Bio: Nathaniel Hawthorne was born in Salem, Massachusetts on July 4, 1804. His parents were Captain Nathaniel and Elizabeth Clarke Manning Hawthorne. Nathaniel added the w to his name when he began publishing. He graduated from Bowdoin College in Brunswick, Maine in 1825. While at college he became friends with the future President Franklin Pierce. Between 1825 and 1850, Hawthorne wrote more than 100 tales for magazines. These were later collected and published in Twice-Told Tales and other works.

Hawthorne married Sophia Peabody on July 9, 1842 and settled in Concord, Massachusetts. They had three children, Una, Rose, and Julian. The Old Manse, or minister's home, was the place in which Ralph Waldo Emerson lived as a young man. From 1842 to 1845 Nathaniel Hawthorne rented the Old Manse. He wrote about the house and surrounding landscape that later appeared in his American Notebooks and Mosses from an Old Manse.

In the book, Henry Hikes to Fitchburg, "Henry's friend pulled all the weeds in Mr. Hawthorne's garden." In real life Henry David Thoreau planted a garden at the Old Manse as a welcome/wedding gift for Hawthorne and his bride. The garden is still planted each year using seedlings from the original plants. From 1846 to 1849, Hawthorne worked in the Custom House in Salem, Massachusetts as surveyor of customs. It was in Salem that Hawthorne wrote The Scarlet Letter, published in 1850 and The House of the Seven Gables, published in 1851. In 1852, the Hawthorne family moved back to Concord and into Wayside, formerly known as Hillside, home of the Alcotts. Nathaniel Hawthorne died on May 19, 1864 and is buried on Authors' Ridge in Sleepy Hollow Cemetery, located in Concord.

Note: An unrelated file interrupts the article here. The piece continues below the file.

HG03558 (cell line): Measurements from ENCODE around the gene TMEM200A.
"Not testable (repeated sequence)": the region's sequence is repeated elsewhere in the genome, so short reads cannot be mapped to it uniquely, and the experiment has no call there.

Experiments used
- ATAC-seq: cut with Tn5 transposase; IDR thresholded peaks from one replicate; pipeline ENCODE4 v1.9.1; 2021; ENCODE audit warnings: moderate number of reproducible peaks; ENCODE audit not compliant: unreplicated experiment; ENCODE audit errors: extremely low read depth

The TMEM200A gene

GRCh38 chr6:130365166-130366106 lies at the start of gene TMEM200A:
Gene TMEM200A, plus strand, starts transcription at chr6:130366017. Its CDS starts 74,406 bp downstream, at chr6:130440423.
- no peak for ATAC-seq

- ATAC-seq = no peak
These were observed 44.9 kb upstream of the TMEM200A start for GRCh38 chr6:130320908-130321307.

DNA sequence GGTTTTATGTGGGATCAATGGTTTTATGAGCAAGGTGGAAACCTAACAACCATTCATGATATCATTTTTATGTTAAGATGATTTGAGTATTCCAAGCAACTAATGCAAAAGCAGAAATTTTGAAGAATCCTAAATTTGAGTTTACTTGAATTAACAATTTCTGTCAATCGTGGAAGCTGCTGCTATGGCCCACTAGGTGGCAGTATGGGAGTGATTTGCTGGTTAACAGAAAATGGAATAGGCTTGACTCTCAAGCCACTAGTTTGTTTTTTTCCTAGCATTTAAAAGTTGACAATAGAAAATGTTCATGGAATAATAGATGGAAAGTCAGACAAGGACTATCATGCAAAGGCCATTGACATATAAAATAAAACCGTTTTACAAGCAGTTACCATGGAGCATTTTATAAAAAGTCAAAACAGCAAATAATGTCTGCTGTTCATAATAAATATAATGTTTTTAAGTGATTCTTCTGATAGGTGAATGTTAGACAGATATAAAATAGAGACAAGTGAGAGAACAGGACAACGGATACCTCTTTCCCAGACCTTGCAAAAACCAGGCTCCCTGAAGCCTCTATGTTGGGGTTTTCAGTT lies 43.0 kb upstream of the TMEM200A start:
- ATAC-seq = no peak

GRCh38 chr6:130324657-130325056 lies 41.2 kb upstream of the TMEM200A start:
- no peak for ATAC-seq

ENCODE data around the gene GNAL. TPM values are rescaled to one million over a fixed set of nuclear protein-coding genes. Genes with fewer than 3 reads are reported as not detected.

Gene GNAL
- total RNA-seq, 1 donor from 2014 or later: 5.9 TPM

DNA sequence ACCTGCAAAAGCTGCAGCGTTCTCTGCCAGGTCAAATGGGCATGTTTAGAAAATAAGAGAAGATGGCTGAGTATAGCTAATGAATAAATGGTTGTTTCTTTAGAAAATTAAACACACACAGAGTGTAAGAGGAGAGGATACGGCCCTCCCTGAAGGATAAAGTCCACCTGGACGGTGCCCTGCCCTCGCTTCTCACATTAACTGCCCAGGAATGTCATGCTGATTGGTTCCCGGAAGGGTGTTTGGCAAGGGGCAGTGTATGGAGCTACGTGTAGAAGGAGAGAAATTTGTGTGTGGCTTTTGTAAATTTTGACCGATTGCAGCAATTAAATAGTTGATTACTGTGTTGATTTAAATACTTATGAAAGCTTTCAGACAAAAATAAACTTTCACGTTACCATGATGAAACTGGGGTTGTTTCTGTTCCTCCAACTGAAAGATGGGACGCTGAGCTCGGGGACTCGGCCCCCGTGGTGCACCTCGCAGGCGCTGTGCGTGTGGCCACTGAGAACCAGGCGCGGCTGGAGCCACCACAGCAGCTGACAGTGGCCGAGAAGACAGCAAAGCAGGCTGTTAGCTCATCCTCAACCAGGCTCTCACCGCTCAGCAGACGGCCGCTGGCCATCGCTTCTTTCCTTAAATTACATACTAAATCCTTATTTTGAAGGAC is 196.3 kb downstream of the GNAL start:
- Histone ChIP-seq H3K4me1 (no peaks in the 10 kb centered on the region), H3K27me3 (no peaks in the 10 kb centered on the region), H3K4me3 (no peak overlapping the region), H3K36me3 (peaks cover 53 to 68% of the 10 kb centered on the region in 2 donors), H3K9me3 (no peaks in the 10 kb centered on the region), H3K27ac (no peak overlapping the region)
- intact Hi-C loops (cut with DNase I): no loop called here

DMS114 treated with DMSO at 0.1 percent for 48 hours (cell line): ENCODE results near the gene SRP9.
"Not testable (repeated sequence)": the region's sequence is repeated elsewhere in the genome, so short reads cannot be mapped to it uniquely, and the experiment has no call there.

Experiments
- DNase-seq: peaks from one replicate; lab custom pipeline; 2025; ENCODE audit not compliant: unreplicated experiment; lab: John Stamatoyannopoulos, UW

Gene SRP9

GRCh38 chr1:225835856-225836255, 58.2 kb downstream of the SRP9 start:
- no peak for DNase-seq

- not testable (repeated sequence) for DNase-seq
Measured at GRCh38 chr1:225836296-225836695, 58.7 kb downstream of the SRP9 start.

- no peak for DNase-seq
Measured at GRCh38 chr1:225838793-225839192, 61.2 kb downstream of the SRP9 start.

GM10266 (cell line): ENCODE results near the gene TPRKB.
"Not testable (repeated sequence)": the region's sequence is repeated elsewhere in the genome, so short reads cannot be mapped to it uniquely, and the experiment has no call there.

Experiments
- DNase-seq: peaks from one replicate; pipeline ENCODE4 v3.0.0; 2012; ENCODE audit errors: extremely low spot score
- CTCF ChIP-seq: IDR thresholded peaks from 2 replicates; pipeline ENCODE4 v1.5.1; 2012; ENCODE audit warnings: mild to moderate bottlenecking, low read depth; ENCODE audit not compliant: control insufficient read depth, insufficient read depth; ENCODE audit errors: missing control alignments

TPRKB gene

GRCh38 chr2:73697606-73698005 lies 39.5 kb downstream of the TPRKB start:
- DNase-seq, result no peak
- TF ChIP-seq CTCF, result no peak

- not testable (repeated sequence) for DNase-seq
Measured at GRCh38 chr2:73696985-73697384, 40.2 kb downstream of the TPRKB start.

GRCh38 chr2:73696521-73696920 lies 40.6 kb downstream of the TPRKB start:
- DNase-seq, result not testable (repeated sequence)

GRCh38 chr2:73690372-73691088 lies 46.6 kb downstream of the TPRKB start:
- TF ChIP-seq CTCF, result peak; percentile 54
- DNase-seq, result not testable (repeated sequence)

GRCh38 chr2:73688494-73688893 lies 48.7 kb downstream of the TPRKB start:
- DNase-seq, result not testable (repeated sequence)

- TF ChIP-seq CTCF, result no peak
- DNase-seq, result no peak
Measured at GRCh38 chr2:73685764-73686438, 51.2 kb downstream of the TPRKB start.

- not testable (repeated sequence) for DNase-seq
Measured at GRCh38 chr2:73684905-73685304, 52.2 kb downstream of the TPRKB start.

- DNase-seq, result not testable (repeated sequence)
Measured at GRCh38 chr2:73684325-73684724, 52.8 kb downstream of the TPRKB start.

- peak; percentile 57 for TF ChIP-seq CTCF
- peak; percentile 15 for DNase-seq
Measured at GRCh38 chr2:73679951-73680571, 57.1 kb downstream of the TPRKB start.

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John Inglefield's Thanksgiving
A ghostly and cautionary tale told in earlier times of a humble blacksmith and his family at Thanksgiving.
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Thirty-Nine Tales of Nathaniel Hawthorne
Thirty-nines tales by the consummate and prolific early 19th century American author Nathaniel Hawthorne (1804-1864). Originally published between 1830 and 1852, then reissued as collections of short stories, these tales include twenty-one from "Twice-Told Tales" (1837, 1841), twelve from "Mosses from an Old Manse" (1846, 1854), and six from "The Snow Image and Other Twice-Told Tales" (1851).
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